Eight women die in India after botched govt-sanctioned sterilization
In total, 83 women were operated on over the course of six hours at a camp in the Bilaspur district.
Locals allege negligence and claim the tubectomy operations were rushed. A single doctor and assistant performed all of the tubectomies, according to a report in the Indian Express, citing Bilaspur’s chief medical officer, R.K. Bhange.
The women were sent home following the procedure, but dozens were rushed to hospital after falling ill.
Their symptoms included low blood pressure, headaches, vomiting, and signs of shock, according to Arvind Gupta, the director of Apollo Hospital, one of the facilities which treated the sick women. Authorities are waiting for autopsy reports on the dead women.
The state government of Chhattisgarh, a central Indian state, has promised to investigate the incident.
"We've constituted a committee to inquire into the incident. We will take strict action against those found guilty,” said Chhattisgarh Health Minister Amar Agrawal. “At the moment, though, we are concentrating on giving proper medical care to the women."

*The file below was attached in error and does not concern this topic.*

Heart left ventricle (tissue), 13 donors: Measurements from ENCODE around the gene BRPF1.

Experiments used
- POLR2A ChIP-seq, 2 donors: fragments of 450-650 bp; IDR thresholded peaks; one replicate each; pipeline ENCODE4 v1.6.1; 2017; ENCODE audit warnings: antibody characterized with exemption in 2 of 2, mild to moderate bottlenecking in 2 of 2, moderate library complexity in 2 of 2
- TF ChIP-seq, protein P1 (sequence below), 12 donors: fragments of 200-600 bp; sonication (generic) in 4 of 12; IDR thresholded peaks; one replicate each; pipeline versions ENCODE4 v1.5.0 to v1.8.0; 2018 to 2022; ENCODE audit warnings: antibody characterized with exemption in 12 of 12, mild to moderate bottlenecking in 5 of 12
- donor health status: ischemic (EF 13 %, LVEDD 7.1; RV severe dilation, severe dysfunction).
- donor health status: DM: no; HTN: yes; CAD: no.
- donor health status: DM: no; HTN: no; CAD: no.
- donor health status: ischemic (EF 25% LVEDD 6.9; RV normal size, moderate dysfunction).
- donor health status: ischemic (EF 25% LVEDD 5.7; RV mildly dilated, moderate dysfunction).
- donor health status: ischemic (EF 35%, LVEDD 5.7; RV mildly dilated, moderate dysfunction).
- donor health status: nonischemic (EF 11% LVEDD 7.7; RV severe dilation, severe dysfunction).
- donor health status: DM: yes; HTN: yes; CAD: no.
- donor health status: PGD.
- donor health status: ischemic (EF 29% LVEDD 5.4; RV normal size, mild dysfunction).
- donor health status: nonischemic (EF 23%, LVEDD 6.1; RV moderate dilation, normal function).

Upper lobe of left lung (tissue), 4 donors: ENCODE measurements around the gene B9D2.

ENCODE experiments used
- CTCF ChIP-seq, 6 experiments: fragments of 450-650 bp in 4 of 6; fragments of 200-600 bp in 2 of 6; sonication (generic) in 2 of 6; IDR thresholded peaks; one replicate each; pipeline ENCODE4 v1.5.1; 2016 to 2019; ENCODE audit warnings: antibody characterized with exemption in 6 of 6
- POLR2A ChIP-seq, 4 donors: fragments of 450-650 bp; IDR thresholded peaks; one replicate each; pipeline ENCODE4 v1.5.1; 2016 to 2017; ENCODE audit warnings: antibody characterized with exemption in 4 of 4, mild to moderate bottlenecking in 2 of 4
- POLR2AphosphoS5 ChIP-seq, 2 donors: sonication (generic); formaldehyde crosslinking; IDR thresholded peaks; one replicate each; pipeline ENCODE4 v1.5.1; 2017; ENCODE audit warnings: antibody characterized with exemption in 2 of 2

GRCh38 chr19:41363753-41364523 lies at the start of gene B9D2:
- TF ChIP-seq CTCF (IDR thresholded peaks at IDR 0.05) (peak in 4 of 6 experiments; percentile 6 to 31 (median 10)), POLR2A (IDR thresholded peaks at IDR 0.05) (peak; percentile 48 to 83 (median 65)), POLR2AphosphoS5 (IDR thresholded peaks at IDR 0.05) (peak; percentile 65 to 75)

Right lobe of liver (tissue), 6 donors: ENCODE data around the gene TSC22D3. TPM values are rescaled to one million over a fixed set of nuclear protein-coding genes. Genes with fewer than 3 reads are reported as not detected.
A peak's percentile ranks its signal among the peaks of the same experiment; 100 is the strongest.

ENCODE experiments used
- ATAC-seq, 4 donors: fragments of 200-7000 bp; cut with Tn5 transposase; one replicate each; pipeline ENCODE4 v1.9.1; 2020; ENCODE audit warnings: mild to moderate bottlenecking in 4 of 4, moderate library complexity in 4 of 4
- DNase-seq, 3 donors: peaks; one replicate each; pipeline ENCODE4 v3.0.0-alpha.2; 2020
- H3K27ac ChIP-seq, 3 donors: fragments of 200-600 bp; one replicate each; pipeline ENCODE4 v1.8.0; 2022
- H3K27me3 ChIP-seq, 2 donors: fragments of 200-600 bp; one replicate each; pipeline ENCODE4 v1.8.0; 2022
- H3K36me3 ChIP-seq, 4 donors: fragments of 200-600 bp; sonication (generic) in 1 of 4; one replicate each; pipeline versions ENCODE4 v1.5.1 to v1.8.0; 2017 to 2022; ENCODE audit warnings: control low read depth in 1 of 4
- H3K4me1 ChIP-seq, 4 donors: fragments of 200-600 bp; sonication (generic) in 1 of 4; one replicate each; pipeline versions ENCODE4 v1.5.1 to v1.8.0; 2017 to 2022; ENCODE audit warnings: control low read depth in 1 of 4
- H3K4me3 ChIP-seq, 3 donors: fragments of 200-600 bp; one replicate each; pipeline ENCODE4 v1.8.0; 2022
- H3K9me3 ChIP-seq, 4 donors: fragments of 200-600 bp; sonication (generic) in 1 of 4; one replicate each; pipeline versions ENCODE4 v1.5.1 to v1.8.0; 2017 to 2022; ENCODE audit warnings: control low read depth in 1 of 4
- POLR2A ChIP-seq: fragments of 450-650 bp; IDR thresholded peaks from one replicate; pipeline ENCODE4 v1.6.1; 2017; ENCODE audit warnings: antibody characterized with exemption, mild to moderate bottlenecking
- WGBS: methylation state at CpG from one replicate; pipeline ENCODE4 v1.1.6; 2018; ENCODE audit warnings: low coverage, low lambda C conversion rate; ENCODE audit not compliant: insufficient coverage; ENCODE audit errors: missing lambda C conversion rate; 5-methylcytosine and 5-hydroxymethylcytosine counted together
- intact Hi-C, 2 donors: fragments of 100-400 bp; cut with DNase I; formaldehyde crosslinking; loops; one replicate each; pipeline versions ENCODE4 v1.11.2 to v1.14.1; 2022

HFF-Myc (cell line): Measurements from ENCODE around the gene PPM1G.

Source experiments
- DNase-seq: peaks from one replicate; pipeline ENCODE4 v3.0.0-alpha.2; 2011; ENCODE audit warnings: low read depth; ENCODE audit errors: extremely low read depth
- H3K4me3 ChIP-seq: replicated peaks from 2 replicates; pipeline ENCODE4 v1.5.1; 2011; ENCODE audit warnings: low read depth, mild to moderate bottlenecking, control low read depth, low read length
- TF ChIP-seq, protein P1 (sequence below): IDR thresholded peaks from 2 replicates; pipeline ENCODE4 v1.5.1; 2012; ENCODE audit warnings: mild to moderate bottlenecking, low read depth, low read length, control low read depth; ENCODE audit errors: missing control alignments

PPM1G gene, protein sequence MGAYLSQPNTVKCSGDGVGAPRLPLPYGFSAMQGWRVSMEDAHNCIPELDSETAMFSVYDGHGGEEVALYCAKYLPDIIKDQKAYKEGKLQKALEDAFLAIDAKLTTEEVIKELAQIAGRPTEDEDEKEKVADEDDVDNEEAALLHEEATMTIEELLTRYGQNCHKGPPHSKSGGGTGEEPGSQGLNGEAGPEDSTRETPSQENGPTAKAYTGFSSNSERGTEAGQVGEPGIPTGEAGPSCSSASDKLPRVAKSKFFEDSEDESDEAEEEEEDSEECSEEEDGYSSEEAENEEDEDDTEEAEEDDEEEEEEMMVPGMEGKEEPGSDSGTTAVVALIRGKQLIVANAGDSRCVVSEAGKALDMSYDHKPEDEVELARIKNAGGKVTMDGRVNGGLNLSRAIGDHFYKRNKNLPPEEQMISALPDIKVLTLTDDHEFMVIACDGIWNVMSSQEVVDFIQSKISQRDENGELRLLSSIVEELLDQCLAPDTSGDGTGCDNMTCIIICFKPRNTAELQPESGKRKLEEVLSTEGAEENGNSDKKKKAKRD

The state's top health minister, Dr. Raman Singh has promised assitance to victims' families.
Health Department will provide Rs 4 Lakh to deceased women's family & free medical assistance along with Rs 50,000 to all patients.(3/3)— Dr Raman Singh (@drramansingh) November 11, 2014
Although the central government has not officially sponsored sterilization camps since the 1970s, local and state health authorities, concerned about India’s surging population (expected to overtake China’s by 2030), offer incentives like free televisions and cars to couples who volunteer for the procedure.
The women who underwent the sterilizations in Chhattisgarh were paid $23 to have the surgery. This is a little over a week’s pay for someone living in poverty in India, according to Bhange, quoted in Deutche Welle.
India has the world’s highest rate of sterilization for women, with 37 percent undergoing the procedure. In 2011-2012, 4.6 million Indian women were sterilized, according to the Indian government.
Women’s rights advocates accuse health officials of using coercion to force patients into sterilization instead of counseling them about other forms of birth control.
"These women have become victims because of the target-based approach to population control," Brinda Karat of the All India Democratic Women's Association told reporters on Tuesday, while calling for the state's health minister to resign.